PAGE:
MLS is king when it comes to reality on the ground. Real estate agents often give you your own portal to the MLS based on your search criteria. You can also find local listing websites which are more accurate. For example, www.har.com is the local Houston area real estate listing website.
Second, did you notice the little numbers on every property in the map listed above? That is the Zestimate. It is Zillow’s own proprietary guesstimate at the current value of each property.
I disregard all these numbers and here is why: the Zestimate is not necessarily reflective of the actual price. No one knows what upgrades or disasters are actually inside a house without pictures. If a house is off market there is no way of knowing what is really in a house without seeing it with your own two eyes. Even it is on the market there are reasons why certain angles and entire rooms are “left out” of photos.
Here is one such example my friend and I encountered last week. She found a stunning apartment–it is every bit our shared taste and style!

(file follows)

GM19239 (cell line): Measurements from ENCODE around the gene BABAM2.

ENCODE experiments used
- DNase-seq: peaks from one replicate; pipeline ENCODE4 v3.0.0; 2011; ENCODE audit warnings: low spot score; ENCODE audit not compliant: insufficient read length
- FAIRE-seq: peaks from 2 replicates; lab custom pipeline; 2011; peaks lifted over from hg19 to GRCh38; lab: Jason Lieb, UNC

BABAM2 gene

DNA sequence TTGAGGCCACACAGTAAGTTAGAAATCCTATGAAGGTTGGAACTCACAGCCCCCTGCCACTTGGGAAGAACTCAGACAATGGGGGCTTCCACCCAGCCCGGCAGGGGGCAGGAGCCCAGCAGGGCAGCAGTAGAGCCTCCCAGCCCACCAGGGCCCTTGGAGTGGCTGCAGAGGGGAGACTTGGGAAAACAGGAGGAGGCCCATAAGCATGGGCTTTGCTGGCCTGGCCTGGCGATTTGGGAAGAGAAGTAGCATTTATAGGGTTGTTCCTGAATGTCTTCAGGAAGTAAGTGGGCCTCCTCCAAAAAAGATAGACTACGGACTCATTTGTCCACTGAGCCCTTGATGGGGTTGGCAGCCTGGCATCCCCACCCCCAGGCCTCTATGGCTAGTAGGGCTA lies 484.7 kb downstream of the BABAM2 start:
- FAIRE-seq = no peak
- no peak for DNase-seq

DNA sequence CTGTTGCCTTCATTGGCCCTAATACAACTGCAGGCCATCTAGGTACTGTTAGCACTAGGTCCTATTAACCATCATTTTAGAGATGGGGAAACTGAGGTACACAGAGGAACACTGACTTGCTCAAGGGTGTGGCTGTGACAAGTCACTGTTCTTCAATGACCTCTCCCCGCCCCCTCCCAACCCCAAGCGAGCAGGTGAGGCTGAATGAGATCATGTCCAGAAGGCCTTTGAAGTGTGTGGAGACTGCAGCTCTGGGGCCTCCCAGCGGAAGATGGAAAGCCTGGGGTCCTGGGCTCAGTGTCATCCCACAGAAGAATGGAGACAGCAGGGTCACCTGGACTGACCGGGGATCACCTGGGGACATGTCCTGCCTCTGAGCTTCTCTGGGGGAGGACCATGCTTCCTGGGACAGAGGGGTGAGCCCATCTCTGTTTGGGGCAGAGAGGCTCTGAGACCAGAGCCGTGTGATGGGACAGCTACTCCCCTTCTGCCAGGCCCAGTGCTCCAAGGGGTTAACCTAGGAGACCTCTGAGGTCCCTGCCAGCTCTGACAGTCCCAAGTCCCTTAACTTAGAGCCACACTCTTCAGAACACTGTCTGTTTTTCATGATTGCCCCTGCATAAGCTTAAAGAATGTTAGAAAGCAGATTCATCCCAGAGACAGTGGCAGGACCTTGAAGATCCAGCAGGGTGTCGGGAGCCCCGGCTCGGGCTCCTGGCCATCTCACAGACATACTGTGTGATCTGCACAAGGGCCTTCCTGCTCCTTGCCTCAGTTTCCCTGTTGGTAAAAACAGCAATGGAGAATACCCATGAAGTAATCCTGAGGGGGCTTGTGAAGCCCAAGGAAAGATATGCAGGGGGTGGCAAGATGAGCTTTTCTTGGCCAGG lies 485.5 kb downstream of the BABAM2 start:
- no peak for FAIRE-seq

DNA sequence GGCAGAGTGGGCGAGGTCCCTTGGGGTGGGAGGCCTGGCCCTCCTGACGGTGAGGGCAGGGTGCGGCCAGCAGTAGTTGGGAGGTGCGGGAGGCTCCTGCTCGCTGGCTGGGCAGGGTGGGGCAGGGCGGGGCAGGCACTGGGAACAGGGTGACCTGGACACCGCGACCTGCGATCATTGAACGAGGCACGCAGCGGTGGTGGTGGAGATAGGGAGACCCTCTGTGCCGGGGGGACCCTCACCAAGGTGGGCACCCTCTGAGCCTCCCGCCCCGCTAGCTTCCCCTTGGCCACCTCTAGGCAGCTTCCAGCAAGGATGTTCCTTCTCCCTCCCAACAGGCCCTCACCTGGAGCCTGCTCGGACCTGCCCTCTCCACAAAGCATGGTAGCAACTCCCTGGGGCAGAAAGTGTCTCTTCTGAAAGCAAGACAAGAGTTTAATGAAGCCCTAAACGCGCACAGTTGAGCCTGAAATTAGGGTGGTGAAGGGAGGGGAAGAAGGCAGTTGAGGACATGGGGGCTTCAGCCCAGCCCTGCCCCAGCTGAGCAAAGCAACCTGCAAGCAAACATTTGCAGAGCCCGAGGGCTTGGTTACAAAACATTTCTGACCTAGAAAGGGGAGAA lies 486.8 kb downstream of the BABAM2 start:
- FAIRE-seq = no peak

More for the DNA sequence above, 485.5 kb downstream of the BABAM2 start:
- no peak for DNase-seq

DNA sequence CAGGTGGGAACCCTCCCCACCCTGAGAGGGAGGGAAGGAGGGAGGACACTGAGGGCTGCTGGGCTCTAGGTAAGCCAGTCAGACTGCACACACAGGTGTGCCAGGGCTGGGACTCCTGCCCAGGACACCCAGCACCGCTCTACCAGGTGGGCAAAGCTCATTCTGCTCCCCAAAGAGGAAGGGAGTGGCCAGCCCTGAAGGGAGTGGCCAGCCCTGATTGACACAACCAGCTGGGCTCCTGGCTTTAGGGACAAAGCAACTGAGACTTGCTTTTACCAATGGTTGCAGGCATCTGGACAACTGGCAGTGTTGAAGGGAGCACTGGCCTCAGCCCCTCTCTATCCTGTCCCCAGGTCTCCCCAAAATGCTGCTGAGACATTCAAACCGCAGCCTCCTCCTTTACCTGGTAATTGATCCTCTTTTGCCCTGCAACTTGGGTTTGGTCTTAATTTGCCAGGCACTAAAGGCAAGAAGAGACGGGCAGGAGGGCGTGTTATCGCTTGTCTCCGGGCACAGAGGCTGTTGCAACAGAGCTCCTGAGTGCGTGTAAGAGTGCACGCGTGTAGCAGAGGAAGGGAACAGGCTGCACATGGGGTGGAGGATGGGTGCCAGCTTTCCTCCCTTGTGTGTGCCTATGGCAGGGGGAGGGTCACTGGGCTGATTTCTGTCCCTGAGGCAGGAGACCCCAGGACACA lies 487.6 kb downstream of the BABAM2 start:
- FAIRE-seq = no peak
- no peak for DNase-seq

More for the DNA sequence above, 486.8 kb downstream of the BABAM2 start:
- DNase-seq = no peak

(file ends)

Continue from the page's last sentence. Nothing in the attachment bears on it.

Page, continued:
However, I questioned the *only* picture of the view outside. Why is it at an angle?
With the help of Google Maps street view I discovered the additional view–an apartment sized trash bin!
I felt validated at my skepticism. I am still laughing proudly at my spidey senses on top of my sleuthing skills, much to our disappointment.
My same friend and I learned a similar lesson visiting a couple really nice looking apartments. The amazing pictures online did not accurately capture the finer details, which left something to be desired. While our hunt was discouraging, it also made us very glad we visited. We were relieved my friend did not rent it sight unseen, which we considered in the hot rental market of Long Beach, CA. A million pictures will not replace an on site visit.